Humorous Beamish Stout Advert


65cm x 50cm    Fermoy Co Cork

Beamish and Crawford operated until 2009 and had a number of owners, including Carling O’Keefe, Elders IXL, Scottish & Newcastle and, most recently, Heineken International. While the Beamish and Crawford brewery closed in 2009, Beamish stout is still brewed in the city, at a nearby Heineken operated facility.

The Counting House, part of the brewery complex in central Cork, Ireland

The Beamish and Crawford brewery was founded in 1792, when two merchants, William Beamish and William Crawford, went into partnership with two brewers, Richard Barrett and Digby O’Brien. They purchased an existing brewery (from Edward Allen) on a site in Cramer’s Lane that had been used for brewing since at least 1650 (and possibly as early as 1500).

Beamish and Crawford’s Cork Porter Brewery prospered, and by 1805 it had become the largest brewery in Ireland and the third largest in the then United Kingdom as a whole. In 1805, its output was 100,000 barrels per annum – up from 12,000 barrels in 1792. It remained the largest brewery in Ireland until overtaken by Guinness in 1833.

Beamish Stout, 1919 advert for the noted Cork brewers

In 1865, the brewery underwent a modernisation programme and was completely revamped at a cost of £100,000. Alfred Barnard, a noted brewing and distilling historian, remarked in his book Noted Breweries of Great Britain & Ireland in 1889 that:

“The business of Beamish & Crawford in Cork is a very old one dating as far back as the seventeenth century and it is said to be the most ancient porter brewery in Ireland.”

The company went public in 1901, issuing a share capital of £480,000. Further expansion was aided by the acquisition of a number of local breweries in the early 1900s. In 1962, it was purchased by the Canadian brewing firm Carling-O’Keefe Ltd, who embarked on a modernisation programme at the brewery. In 1987, Elders IXL purchased Canadian Breweries (incorporating Carling-O’Keefe). In 1995, Elders sold the brewery to Scottish & Newcastle.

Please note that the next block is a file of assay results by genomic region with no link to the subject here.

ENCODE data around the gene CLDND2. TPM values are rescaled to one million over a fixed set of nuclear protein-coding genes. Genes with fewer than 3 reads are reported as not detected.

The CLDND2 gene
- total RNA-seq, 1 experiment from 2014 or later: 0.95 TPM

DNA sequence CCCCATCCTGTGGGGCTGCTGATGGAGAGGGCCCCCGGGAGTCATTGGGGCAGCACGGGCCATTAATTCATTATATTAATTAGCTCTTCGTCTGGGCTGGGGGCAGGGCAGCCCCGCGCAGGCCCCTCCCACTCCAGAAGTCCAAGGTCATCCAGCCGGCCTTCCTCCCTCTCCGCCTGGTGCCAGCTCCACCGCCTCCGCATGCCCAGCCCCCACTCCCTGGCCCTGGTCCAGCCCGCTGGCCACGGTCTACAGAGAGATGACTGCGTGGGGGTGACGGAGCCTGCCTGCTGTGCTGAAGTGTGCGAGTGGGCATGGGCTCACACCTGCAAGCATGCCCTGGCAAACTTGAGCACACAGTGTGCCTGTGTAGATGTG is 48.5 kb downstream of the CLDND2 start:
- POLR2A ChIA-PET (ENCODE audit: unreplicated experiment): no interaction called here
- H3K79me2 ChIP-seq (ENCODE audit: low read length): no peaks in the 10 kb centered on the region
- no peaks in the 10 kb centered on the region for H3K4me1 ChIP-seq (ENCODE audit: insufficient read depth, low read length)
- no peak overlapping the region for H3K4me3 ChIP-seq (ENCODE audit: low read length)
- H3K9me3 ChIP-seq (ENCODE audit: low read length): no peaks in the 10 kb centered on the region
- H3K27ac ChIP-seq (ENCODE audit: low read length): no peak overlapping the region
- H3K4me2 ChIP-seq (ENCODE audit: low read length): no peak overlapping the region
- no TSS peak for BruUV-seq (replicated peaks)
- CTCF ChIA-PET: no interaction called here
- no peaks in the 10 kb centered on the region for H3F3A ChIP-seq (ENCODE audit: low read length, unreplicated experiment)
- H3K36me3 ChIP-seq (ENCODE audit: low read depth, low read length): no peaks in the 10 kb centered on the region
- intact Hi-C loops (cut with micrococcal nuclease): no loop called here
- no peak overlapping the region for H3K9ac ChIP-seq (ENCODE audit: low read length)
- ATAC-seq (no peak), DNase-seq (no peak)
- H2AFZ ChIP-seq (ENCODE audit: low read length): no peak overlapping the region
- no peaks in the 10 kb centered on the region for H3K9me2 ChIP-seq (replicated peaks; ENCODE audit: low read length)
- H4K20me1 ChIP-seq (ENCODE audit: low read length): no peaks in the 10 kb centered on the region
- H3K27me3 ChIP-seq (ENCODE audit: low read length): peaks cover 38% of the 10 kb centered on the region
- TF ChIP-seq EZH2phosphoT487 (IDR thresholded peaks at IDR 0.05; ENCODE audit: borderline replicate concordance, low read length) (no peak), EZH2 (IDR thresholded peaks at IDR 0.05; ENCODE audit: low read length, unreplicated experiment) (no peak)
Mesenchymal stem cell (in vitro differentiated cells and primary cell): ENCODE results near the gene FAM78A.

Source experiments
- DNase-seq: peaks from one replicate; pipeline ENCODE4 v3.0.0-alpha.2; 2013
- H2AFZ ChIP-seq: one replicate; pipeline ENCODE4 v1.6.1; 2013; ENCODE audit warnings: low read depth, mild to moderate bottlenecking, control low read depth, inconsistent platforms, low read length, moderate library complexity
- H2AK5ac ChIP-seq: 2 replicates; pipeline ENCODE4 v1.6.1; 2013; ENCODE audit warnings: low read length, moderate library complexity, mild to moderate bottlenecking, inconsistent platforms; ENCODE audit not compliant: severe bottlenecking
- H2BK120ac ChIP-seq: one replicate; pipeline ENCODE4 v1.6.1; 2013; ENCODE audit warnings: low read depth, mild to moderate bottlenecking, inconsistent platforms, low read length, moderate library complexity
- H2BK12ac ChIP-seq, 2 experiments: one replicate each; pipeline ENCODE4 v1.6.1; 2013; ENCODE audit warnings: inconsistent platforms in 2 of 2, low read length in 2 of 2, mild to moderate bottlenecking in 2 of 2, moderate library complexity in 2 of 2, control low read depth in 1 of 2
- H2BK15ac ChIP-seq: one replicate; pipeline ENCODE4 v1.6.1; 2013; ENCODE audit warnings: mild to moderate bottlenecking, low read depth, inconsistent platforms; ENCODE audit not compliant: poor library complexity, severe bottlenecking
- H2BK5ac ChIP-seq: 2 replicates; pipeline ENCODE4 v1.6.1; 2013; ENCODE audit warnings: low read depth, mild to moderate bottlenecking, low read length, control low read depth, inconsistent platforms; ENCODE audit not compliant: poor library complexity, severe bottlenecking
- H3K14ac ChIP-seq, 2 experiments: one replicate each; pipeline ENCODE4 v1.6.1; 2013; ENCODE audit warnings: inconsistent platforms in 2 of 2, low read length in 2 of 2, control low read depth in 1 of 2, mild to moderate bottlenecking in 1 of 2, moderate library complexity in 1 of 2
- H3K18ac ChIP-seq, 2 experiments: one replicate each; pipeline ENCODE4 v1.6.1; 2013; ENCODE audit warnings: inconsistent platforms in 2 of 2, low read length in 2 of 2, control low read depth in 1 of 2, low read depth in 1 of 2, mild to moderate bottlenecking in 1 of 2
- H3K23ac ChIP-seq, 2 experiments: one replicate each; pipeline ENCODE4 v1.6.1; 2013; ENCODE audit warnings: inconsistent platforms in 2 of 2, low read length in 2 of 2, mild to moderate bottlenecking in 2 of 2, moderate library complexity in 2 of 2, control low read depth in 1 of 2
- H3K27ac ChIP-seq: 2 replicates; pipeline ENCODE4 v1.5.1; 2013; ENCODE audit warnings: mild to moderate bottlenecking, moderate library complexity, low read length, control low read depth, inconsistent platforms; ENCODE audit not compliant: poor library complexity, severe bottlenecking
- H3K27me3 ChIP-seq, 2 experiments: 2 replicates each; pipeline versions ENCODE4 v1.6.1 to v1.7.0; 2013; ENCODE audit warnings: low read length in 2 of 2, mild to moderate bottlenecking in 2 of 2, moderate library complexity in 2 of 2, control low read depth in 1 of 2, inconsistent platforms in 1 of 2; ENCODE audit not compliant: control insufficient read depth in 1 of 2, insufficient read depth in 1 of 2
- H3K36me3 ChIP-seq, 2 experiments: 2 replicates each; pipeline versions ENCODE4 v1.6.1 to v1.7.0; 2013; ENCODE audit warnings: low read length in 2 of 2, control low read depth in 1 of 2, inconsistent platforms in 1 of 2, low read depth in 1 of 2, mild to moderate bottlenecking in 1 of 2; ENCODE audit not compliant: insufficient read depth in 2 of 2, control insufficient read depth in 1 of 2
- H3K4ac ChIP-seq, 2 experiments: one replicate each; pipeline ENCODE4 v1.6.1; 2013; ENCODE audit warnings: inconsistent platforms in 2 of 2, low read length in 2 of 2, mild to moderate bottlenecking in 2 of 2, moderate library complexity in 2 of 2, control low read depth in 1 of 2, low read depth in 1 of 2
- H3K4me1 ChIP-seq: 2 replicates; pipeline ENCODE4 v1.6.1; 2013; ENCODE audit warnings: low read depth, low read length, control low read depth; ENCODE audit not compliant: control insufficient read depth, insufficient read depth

With the 2008 takeover of Scottish & Newcastle, the brewery passed into the hands of its main Cork-based rival Heineken International.

In December 2008, it was announced that the Beamish and Crawford brewery was to close in March 2009 with the loss of 120 jobs. Production was moved to the nearby Heineken Brewery (previously Murphy’s), with about forty of the Beamish staff moved to Heineken.

The brewery buildings (including the Tudor fronted “counting house”) are still in the heart of Cork’s medieval city, close to the South Gate. The original brewery facilities are subject to planning permission for use as a visitor and events centre.

Before the takeover and closure of the brewery, beers included:

  • Beamish stout, Beamish and Crawford’s flagship product, now brewed by Heineken at the Murphy’s brewery.
  • Beamish Red, a sweetish Irish red ale, made to resemble Kilkenny or Murphy’s Irish Red. Production ceased immediately following the takeover. Several Cork pubs which once stocked Beamish Red replaced it with Franciscan Well Rebel Red.

In addition to their own beers, Beamish and Crawford brewed and distributed a number of internationally known brands of beer, with the Irish franchises for Fosters, Kronenbourg 1664 and Miller. Fosters has remained with the new owners, while Miller was transferred to a new distributor, importing the beer from SABMiller‘s Netherlands brewery.In 2009, after just over two years of being reintroduced to the US market, owners Heineken decided to stop distribution of Beamish products outside Ireland.



Additional information

Weight 4 kg
Dimensions 90 × 75 × 12 cm
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